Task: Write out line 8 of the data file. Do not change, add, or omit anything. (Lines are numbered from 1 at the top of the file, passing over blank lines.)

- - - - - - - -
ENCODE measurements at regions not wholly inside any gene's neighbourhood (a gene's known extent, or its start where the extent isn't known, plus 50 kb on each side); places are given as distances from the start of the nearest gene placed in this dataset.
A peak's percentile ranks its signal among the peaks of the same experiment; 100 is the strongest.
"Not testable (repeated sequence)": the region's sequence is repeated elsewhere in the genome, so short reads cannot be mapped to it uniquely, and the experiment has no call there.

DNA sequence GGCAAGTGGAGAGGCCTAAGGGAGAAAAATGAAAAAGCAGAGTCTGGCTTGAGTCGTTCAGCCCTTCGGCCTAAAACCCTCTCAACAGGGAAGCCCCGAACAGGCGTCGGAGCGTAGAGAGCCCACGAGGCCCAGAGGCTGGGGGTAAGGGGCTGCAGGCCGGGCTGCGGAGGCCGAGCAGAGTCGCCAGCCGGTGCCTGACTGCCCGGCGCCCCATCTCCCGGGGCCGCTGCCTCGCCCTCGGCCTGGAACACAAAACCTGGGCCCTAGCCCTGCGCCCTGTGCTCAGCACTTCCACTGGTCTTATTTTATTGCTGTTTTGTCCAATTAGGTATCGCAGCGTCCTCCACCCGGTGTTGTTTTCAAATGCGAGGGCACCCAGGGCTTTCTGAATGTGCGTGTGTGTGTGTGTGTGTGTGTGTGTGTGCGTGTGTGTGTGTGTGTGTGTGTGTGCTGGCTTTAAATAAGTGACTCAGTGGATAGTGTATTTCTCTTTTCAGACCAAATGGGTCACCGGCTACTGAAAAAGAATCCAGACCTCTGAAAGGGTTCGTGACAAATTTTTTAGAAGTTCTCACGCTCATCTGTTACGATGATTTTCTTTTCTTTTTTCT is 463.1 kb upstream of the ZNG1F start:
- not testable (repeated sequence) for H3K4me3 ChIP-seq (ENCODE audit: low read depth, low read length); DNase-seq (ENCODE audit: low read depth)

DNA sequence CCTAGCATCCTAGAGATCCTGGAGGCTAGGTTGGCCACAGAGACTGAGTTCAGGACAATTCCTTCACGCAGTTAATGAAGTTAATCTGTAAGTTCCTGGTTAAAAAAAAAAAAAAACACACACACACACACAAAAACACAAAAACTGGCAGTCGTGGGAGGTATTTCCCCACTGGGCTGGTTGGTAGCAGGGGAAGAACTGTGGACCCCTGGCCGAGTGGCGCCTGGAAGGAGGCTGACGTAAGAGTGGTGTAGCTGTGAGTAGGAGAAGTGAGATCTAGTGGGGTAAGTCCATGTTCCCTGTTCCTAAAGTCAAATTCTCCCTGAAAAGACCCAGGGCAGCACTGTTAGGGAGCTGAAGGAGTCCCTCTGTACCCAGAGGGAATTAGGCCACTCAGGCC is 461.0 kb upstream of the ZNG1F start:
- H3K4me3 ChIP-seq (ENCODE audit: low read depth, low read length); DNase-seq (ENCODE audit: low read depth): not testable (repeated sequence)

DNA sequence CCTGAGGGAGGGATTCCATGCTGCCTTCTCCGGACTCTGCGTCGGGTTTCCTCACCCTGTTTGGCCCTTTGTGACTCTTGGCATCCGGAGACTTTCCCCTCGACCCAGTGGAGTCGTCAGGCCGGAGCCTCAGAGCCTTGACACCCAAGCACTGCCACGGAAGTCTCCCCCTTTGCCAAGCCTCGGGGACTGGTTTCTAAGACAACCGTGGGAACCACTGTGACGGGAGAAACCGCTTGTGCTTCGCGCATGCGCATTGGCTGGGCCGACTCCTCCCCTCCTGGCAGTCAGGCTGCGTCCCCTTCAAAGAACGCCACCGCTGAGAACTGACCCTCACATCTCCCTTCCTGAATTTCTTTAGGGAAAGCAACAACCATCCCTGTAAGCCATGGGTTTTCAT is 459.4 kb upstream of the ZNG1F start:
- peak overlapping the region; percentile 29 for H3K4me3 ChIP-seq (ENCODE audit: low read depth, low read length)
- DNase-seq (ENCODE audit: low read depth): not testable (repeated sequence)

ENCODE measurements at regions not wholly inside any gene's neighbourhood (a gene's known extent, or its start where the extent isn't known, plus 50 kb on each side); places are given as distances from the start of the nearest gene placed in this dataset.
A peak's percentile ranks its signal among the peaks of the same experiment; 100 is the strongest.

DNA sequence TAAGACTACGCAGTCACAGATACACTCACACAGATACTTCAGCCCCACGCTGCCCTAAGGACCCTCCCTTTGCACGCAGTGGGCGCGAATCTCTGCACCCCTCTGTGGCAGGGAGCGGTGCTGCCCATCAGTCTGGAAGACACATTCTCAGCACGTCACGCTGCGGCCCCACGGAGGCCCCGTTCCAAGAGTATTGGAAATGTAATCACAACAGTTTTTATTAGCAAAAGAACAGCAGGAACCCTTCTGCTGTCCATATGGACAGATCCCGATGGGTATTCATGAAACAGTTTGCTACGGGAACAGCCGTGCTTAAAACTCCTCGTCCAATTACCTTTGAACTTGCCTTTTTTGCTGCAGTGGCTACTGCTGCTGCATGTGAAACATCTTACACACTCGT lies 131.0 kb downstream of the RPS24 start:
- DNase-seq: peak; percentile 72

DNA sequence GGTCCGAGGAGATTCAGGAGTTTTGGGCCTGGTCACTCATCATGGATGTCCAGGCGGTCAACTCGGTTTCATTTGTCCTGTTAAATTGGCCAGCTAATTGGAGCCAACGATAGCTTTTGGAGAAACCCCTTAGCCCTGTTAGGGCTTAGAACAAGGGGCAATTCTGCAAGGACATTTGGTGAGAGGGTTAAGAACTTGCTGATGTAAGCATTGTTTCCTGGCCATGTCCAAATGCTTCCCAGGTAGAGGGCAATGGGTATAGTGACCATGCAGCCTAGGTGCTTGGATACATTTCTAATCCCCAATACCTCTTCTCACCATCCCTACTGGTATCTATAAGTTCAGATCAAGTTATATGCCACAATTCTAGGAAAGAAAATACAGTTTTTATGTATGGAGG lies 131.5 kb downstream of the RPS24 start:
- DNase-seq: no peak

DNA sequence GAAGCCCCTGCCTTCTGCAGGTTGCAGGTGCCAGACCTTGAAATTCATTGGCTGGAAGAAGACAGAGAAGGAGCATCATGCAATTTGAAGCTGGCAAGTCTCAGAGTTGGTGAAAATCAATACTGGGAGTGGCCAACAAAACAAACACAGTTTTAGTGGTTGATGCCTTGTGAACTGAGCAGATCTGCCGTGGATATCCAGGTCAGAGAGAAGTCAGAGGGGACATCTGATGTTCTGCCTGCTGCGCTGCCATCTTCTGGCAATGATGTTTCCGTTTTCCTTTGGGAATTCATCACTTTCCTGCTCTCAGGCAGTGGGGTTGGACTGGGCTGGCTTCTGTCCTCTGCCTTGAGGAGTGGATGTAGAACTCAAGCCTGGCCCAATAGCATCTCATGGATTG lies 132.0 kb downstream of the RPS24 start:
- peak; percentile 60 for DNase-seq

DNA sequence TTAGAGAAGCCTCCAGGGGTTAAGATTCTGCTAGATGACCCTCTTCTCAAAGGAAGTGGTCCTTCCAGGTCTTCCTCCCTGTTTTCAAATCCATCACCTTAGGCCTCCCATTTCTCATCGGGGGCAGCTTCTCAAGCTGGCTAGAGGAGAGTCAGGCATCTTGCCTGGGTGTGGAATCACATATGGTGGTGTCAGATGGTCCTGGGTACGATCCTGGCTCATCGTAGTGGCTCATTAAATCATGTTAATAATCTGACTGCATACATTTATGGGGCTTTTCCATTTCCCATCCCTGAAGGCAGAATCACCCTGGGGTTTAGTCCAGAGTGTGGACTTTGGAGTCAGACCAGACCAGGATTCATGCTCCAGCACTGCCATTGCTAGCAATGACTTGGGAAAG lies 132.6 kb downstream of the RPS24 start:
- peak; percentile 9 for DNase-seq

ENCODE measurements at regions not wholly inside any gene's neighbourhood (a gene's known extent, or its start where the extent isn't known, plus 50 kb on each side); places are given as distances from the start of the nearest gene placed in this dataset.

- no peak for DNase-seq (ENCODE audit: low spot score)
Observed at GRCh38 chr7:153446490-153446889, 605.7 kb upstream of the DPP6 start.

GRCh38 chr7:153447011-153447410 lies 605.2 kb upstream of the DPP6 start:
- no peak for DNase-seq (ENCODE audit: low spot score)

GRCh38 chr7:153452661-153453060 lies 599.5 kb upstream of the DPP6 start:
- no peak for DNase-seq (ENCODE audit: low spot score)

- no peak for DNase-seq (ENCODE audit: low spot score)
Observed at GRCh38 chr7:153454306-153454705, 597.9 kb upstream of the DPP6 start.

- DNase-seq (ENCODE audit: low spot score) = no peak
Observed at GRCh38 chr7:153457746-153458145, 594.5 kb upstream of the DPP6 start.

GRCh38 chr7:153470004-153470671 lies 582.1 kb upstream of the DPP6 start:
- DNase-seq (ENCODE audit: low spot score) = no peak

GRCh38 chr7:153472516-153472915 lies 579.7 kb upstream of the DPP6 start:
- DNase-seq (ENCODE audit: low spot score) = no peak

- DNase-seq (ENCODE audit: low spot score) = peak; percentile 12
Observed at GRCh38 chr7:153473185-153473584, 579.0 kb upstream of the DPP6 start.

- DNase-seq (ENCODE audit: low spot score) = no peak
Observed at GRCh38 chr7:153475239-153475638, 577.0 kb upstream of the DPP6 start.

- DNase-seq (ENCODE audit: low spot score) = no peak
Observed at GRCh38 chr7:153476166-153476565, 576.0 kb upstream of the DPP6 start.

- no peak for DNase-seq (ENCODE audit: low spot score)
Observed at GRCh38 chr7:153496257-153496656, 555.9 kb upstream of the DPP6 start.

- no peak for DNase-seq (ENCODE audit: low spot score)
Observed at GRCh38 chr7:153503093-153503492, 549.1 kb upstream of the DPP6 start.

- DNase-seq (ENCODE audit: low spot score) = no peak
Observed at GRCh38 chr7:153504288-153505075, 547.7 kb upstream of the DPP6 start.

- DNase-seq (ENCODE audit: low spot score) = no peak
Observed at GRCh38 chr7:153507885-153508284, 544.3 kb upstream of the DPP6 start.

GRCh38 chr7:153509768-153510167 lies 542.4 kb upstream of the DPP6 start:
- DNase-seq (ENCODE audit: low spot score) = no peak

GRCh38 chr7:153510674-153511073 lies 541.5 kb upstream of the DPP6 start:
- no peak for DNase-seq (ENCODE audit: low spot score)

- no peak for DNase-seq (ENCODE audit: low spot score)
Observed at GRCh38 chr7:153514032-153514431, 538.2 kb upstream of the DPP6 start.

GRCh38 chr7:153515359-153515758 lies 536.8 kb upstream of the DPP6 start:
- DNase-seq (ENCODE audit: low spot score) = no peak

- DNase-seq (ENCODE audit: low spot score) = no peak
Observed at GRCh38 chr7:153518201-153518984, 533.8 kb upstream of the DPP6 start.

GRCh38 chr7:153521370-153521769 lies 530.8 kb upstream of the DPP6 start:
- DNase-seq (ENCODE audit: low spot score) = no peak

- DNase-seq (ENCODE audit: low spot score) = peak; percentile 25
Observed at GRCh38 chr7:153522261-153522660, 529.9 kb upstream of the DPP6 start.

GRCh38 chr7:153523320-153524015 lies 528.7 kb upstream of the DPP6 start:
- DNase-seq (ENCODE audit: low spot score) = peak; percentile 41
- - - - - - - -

DNA sequence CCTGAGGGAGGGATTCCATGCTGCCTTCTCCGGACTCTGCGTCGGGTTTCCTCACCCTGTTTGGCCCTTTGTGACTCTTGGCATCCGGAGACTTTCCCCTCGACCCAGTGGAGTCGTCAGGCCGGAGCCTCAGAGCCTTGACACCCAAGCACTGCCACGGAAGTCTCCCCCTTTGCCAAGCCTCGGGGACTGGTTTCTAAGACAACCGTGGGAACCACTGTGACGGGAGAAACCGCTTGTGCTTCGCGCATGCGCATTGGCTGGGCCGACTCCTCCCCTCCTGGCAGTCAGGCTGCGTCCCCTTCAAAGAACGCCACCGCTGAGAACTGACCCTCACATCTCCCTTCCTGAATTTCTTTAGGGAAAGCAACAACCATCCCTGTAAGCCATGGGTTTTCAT is 459.4 kb upstream of the ZNG1F start: